But.....on our way to Almaty, we drove past countless statues and wouldn't you know it but she knew all about them as well and these were Kazakh, Kyrgyz historic figures.  I even pointed out her *talent* to us and it quickly became a friendly joke between her, Pat and I.  She kept us entertained as we rolled into Almaty.

Compared to Bishkek, Almaty is a much larger city - more buildings, more traffic, more people.  I felt like a small fish in a big seemed overwhelming somehow as we've not been in a really big city since we spent time in Tashkent - both cities are about the same size in terms of area.

We were in the heart of downtown Almaty when Bahkryt turned down a side street.  At the end of the block, he pulled over in front of our hotel - the Astra Hotel.  We got out and with out luggage, followed Lilya inside.  She helped us get checked in and told us that tomorrow, our Almaty guide would be in the lobby at 9a to take us for our city tour.

It was sad so say goodbye to Lilya.  Except for Shevkat, who spent about six days driving us around Uzbekistan, she was the guide we spent the most time with.  She took very good care of us and I will miss having her around.  As I shook her hand and thanked her, I gave her her tip.  I then walked with her back out to the van so I could say good bye to Bahkryt and give him his tip as well.  Both of them had to turn around and head back to Bishkek so we wished them a safe journey.

Pat and I took a few minutes to settle in the room before deciding to head back out.  The room was hot and the air conditioner was not on. I threw open the window as wide as I could.  

We got a map from the front desk and Pat mentioned the issue with the AC.  Of course, the receptionist said he would take care of it but I was skeptical.  I just hoped the room would be cooler by the time we got back from our walk.  Pat had done some reading on things to see/do in Almaty and there was a suggestion in the Lonely Planet guide book to go to a place called Arbat which supposedly mimics the famed shopping street, of the same name, in Moscow.  I had been to Arbat in Moscow when I was there in 1996 but unfortunately, I don't remember it all too well so I really couldn't compare the two.

We walked back towards the main road that Bahkryt had driven on, Raiymbek Avenue.  We crossed the main road - they have very good traffic signals here that both drivers and pedestrians obey.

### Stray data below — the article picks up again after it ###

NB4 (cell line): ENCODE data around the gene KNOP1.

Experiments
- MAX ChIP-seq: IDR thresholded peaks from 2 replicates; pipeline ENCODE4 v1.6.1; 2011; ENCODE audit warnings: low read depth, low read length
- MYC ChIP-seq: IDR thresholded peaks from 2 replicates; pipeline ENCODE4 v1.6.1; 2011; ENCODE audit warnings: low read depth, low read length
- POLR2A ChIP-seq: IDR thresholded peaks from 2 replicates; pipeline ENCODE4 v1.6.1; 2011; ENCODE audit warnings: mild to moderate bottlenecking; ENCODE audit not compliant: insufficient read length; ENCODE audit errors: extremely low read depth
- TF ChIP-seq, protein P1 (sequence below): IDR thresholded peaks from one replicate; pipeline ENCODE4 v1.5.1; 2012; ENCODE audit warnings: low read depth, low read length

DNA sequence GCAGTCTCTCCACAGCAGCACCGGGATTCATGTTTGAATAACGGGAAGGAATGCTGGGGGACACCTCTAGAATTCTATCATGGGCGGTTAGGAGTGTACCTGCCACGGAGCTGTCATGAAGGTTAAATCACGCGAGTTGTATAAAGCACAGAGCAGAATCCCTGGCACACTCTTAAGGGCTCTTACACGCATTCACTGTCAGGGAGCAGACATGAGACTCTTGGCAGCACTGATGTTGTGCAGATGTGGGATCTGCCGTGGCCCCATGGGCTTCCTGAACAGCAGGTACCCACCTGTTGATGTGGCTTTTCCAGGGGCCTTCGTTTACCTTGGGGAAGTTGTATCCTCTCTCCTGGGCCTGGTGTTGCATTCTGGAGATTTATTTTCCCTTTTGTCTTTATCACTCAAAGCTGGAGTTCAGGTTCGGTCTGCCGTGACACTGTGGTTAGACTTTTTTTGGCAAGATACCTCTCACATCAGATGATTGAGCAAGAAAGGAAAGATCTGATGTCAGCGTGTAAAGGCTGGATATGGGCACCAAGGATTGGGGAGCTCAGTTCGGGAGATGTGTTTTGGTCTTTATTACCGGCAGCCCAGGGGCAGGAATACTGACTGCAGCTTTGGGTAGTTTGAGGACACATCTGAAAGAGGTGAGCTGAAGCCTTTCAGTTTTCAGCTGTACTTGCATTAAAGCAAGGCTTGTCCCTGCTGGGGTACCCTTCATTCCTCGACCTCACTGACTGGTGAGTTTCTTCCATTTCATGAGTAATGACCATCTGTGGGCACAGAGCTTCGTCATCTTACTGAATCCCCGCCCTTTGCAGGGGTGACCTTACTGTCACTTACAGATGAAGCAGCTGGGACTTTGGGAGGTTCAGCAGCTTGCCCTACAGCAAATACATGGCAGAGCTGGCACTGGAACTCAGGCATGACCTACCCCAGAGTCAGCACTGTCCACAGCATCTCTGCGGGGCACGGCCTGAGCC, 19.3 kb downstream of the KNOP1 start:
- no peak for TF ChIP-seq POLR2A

Along our walk, we kept our eyes out for a place to have dinner.  There were at least two possibilities which we kept in mind as we strolled on.

By the time we reached the point on the map where Arbat should have been, we didn't see anything that looked like a pedestrian only shopping area.  As we looked at the map, a young Kazakh man stopped by and asked if he could help.  We told him we wanted to go to the Arbat and we showed him the map.  I was hoping he could point us in the right direction.  He spoke very little English but basically, we were way off track.  By that time, I thought which way we had to go but we would have to head back towards the hotel and go the same number of blocks in another direction.

Disheartened, we decided to go back to the hotel and leave Arbat for tomorrow.  On the way, we popped into one restaurant that looked like it served Chinese food.  Unfortunately, no one spoke English and the menu was all in Kazakh (or may Russian?) with no pictures.  Too bad because I'm sure the food would have been good and I was curious about Kazakh Chinese food.

Across from our hotel was a store.  We crossed the street to see what it was and indeed, it was a store.  I was hoping it was a small eatery.   

We decided to go around the block and see what was there.  What was there was a shopping mall.  Nothing interesting.  Nearby that was the train station. Not interested.  Then, a small restaurant.  Interested.  Until we found no one spoke English and the menu.....all words and no pictures.  We left.
Last resort for a meal.  The hotel restaurant.  Closed.  I gave up.  Thankfully, I wasn't hungry and neither was Pat.  We decided to skip dinner and fill up at breakfast.

The room cooled down as the sun set.  It was relaxing night.  Tomorrow will be another full day of sightseeing so plenty of good rest is in order.

I am happy to be in Kazakhstan!

Goodnight from Almaty!  ("ahl-mah-tee"....I'm practicing my pronounciation)